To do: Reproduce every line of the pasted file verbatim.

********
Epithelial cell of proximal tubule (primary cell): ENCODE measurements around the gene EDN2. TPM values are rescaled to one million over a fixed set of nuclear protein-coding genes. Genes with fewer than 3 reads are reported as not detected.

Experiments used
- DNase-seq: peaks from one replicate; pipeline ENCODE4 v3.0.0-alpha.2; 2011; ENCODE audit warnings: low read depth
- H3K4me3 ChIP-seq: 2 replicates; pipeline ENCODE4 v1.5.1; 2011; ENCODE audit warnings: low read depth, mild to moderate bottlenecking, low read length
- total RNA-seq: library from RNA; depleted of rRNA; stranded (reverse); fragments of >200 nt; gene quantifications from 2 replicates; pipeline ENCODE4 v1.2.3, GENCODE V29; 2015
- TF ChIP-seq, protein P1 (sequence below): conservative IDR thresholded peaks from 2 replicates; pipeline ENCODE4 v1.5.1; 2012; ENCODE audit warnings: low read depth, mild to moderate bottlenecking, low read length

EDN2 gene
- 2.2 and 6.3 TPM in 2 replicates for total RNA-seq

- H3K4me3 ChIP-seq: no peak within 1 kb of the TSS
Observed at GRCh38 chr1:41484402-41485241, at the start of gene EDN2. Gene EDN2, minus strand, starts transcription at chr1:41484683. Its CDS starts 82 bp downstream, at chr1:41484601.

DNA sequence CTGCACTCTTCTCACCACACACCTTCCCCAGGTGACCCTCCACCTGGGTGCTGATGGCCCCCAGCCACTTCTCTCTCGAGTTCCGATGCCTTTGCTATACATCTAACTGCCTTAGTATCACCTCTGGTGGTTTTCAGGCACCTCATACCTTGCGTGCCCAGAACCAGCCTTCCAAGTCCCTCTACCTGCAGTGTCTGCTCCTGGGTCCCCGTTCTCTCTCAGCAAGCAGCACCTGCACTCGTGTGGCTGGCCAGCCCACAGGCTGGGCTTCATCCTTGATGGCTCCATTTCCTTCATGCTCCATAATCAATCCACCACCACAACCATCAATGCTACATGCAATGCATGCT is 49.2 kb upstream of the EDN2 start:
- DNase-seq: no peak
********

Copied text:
Epithelial cell of proximal tubule (primary cell): ENCODE measurements around the gene EDN2. TPM values are rescaled to one million over a fixed set of nuclear protein-coding genes. Genes with fewer than 3 reads are reported as not detected.

Experiments used
- DNase-seq: peaks from one replicate; pipeline ENCODE4 v3.0.0-alpha.2; 2011; ENCODE audit warnings: low read depth
- H3K4me3 ChIP-seq: 2 replicates; pipeline ENCODE4 v1.5.1; 2011; ENCODE audit warnings: low read depth, mild to moderate bottlenecking, low read length
- total RNA-seq: library from RNA; depleted of rRNA; stranded (reverse); fragments of >200 nt; gene quantifications from 2 replicates; pipeline ENCODE4 v1.2.3, GENCODE V29; 2015
- TF ChIP-seq, protein P1 (sequence below): conservative IDR thresholded peaks from 2 replicates; pipeline ENCODE4 v1.5.1; 2012; ENCODE audit warnings: low read depth, mild to moderate bottlenecking, low read length

EDN2 gene
- 2.2 and 6.3 TPM in 2 replicates for total RNA-seq

- H3K4me3 ChIP-seq: no peak within 1 kb of the TSS
Observed at GRCh38 chr1:41484402-41485241, at the start of gene EDN2. Gene EDN2, minus strand, starts transcription at chr1:41484683. Its CDS starts 82 bp downstream, at chr1:41484601.

DNA sequence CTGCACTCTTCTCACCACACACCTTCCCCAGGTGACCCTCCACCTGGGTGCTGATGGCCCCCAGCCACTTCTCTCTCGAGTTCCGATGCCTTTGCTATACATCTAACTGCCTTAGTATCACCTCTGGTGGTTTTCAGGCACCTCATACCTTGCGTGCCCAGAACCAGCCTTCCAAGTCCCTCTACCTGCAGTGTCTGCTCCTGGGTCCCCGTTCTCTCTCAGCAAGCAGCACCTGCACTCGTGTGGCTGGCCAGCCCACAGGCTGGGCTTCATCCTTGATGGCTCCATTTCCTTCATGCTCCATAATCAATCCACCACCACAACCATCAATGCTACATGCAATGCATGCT is 49.2 kb upstream of the EDN2 start:
- DNase-seq: no peak